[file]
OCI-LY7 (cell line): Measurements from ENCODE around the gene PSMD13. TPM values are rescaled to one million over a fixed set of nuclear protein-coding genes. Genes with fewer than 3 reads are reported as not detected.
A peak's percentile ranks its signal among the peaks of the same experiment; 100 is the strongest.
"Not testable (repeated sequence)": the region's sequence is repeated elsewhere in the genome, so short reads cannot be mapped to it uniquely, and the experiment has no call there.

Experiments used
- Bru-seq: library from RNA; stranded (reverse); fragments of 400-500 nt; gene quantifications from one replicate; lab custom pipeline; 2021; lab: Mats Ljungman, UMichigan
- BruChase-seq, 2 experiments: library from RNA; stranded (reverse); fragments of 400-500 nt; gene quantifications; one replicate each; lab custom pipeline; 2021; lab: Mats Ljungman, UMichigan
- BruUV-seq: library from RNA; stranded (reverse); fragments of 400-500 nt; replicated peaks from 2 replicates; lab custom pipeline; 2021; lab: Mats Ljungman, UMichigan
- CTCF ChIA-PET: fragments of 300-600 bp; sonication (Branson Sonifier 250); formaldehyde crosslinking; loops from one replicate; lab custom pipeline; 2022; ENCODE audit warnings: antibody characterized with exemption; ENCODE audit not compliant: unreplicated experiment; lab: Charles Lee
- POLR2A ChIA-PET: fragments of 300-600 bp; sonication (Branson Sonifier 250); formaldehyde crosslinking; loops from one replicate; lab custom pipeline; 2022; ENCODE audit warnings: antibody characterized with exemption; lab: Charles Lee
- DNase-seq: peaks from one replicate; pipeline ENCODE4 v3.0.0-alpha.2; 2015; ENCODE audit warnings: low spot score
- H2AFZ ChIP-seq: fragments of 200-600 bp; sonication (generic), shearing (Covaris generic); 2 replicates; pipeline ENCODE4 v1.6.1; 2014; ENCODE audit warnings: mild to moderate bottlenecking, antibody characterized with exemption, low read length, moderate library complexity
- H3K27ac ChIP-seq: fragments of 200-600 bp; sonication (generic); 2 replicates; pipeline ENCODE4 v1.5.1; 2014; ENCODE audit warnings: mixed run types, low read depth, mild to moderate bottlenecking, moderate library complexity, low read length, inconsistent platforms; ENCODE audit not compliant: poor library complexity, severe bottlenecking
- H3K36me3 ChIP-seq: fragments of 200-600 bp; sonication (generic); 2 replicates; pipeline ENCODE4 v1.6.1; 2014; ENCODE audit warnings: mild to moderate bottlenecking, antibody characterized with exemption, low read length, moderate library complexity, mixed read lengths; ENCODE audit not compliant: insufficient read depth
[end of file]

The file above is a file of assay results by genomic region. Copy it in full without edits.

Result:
OCI-LY7 (cell line): Measurements from ENCODE around the gene PSMD13. TPM values are rescaled to one million over a fixed set of nuclear protein-coding genes. Genes with fewer than 3 reads are reported as not detected.
A peak's percentile ranks its signal among the peaks of the same experiment; 100 is the strongest.
"Not testable (repeated sequence)": the region's sequence is repeated elsewhere in the genome, so short reads cannot be mapped to it uniquely, and the experiment has no call there.

Experiments used
- Bru-seq: library from RNA; stranded (reverse); fragments of 400-500 nt; gene quantifications from one replicate; lab custom pipeline; 2021; lab: Mats Ljungman, UMichigan
- BruChase-seq, 2 experiments: library from RNA; stranded (reverse); fragments of 400-500 nt; gene quantifications; one replicate each; lab custom pipeline; 2021; lab: Mats Ljungman, UMichigan
- BruUV-seq: library from RNA; stranded (reverse); fragments of 400-500 nt; replicated peaks from 2 replicates; lab custom pipeline; 2021; lab: Mats Ljungman, UMichigan
- CTCF ChIA-PET: fragments of 300-600 bp; sonication (Branson Sonifier 250); formaldehyde crosslinking; loops from one replicate; lab custom pipeline; 2022; ENCODE audit warnings: antibody characterized with exemption; ENCODE audit not compliant: unreplicated experiment; lab: Charles Lee
- POLR2A ChIA-PET: fragments of 300-600 bp; sonication (Branson Sonifier 250); formaldehyde crosslinking; loops from one replicate; lab custom pipeline; 2022; ENCODE audit warnings: antibody characterized with exemption; lab: Charles Lee
- DNase-seq: peaks from one replicate; pipeline ENCODE4 v3.0.0-alpha.2; 2015; ENCODE audit warnings: low spot score
- H2AFZ ChIP-seq: fragments of 200-600 bp; sonication (generic), shearing (Covaris generic); 2 replicates; pipeline ENCODE4 v1.6.1; 2014; ENCODE audit warnings: mild to moderate bottlenecking, antibody characterized with exemption, low read length, moderate library complexity
- H3K27ac ChIP-seq: fragments of 200-600 bp; sonication (generic); 2 replicates; pipeline ENCODE4 v1.5.1; 2014; ENCODE audit warnings: mixed run types, low read depth, mild to moderate bottlenecking, moderate library complexity, low read length, inconsistent platforms; ENCODE audit not compliant: poor library complexity, severe bottlenecking
- H3K36me3 ChIP-seq: fragments of 200-600 bp; sonication (generic); 2 replicates; pipeline ENCODE4 v1.6.1; 2014; ENCODE audit warnings: mild to moderate bottlenecking, antibody characterized with exemption, low read length, moderate library complexity, mixed read lengths; ENCODE audit not compliant: insufficient read depth